Here are some of the properties formalized contexts might have.
1. In the above example, we will have , i.e. c5 is more general than c17. There will be nonmonotonic rules like
Thus there is nonmonotonic inheritance both up and down in the generality hierarchy.
2. There are functions forming new contexts by specialization. We could have something like
We will have .
3. Besides , we may have , where is a term. The domain in which takes values is defined in some outer context.
4. Some presuppositions of a context are linguistic and some are factual. In the above example, it is a linguistic matter who the names refer to. The properties of people and cars are factual, e.g. it is presumed that people fit into cars.
5. We may want meanings as abstract objects. Thus we might have
6. Contexts are ``rich'' entities not to be fully described. Thus the ``normal English language context'' contains factual assumptions and linguistic conventions that a particular English speaker may not know. Moreover, even assumptions and conventions in a context that may be individually accessible cannot be exhaustively listed. A person or machine may know facts about a context without ``knowing the context''.
7. Contexts should not be confused with the situations of the situation calculus of (McCarthy and Hayes 1969). Propositions about situations can hold in a context. For example, we may have
This can be interpreted as asserting that under the assumptions embodied in context c1, a plan of walking to the car and then driving to the airport would get the robot to the airport starting in situation S0.
8. The context language can be made more like natural language and more extensible if we introduce notions of entering and leaving a context. These will be analogous to the notions of making and discharging assumptions in natural deduction systems, but the notion seems to be more general. Suppose we have . We then write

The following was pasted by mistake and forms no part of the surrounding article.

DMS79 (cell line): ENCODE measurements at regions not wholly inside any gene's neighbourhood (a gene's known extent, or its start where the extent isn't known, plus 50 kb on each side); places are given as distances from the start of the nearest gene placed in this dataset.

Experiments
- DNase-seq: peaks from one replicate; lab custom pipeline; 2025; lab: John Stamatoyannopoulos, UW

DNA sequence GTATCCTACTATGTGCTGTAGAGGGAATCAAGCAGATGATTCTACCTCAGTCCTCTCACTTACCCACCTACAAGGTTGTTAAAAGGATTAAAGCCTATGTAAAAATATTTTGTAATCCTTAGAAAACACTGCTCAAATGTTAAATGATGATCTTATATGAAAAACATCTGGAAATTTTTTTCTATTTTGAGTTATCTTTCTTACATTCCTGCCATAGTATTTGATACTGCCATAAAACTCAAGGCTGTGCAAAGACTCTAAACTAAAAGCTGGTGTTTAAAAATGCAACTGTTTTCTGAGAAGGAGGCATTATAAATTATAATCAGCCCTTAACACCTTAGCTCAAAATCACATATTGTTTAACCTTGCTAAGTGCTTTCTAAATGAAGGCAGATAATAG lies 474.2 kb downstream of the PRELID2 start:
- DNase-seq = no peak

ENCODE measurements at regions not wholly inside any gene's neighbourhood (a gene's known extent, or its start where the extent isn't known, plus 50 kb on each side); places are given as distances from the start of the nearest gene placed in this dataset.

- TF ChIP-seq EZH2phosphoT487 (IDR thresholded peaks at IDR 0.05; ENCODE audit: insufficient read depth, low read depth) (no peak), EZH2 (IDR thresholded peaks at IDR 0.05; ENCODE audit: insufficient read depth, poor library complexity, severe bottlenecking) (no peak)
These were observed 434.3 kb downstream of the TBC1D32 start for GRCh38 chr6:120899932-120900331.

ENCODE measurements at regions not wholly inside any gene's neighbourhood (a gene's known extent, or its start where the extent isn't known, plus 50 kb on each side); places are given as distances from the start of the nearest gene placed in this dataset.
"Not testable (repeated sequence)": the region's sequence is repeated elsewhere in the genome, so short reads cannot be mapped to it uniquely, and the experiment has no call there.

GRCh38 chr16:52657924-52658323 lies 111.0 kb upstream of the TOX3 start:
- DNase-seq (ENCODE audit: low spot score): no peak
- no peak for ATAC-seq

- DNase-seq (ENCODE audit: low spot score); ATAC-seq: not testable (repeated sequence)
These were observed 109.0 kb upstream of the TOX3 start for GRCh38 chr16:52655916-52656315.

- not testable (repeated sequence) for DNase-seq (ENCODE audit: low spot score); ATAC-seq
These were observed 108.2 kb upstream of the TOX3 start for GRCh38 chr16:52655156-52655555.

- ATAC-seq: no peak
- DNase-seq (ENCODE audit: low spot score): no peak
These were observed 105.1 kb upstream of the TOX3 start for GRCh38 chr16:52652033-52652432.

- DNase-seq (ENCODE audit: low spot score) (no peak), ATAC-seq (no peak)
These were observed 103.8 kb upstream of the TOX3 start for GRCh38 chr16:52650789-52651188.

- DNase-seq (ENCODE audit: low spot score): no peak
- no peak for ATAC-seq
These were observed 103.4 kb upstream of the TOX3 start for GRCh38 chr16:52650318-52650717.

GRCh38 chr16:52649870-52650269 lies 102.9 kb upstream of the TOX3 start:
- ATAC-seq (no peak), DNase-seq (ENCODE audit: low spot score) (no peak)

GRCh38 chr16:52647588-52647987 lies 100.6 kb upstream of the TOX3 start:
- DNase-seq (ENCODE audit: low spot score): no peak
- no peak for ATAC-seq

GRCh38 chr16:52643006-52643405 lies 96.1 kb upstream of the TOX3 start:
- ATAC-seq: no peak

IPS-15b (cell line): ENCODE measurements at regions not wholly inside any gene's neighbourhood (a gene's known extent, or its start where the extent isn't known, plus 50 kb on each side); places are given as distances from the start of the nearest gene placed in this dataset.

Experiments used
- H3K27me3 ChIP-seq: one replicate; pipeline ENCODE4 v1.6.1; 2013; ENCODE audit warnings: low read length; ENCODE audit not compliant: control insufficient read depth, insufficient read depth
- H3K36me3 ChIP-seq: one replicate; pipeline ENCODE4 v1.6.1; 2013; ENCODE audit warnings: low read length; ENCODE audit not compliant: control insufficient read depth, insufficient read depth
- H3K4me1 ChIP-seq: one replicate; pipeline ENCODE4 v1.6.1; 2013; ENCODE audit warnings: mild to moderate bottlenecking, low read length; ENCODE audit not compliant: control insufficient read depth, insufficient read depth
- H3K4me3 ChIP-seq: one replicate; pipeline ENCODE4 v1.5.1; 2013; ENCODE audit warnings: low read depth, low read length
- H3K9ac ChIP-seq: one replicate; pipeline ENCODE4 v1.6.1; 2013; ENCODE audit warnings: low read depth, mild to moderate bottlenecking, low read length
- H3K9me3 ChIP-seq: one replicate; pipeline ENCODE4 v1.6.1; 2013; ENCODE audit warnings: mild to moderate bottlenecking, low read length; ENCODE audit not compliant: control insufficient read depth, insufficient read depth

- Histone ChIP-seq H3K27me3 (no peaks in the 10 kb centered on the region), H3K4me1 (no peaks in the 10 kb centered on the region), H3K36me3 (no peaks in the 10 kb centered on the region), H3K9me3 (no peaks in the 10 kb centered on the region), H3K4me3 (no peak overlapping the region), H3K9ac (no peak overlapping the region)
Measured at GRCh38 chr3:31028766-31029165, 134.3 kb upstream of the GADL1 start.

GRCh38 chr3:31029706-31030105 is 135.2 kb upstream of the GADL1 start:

This enables us to write p instead of . If we subsequently infer q, we can replace it by and leave the context c. Then will itself hold in the outer context in which holds. When a context is entered, there need to be restrictions analogous to those that apply in natural deduction when an assumption is made.
One way in which this notion of entering and leaving contexts is more general than natural deduction is that formulas like and (say) behave differently from and which are their natural deduction analogs. For example, if c1 is associated with the time 5pm and c2 is associated with the time 6pm and p is , then might be used to infer that I left the office between 5pm and 6pm. cannot be used in this way; in fact it is equivalent to .
9. The expression (note the caps) represents the proposition that p holds in c. Since it is a proposition, we can assert .
10. Propositions will be combined by functional analogs of the Boolean operators as discussed in (McCarthy 1979b). Treating propositions involving quantification is necessary, but it is difficult to determine the right formalization.
11. The major goals of research into formalizing context should be to determine the rules that relate contexts to their generalizations and specializations. Many of these rules will involve nonmonotonic reasoning.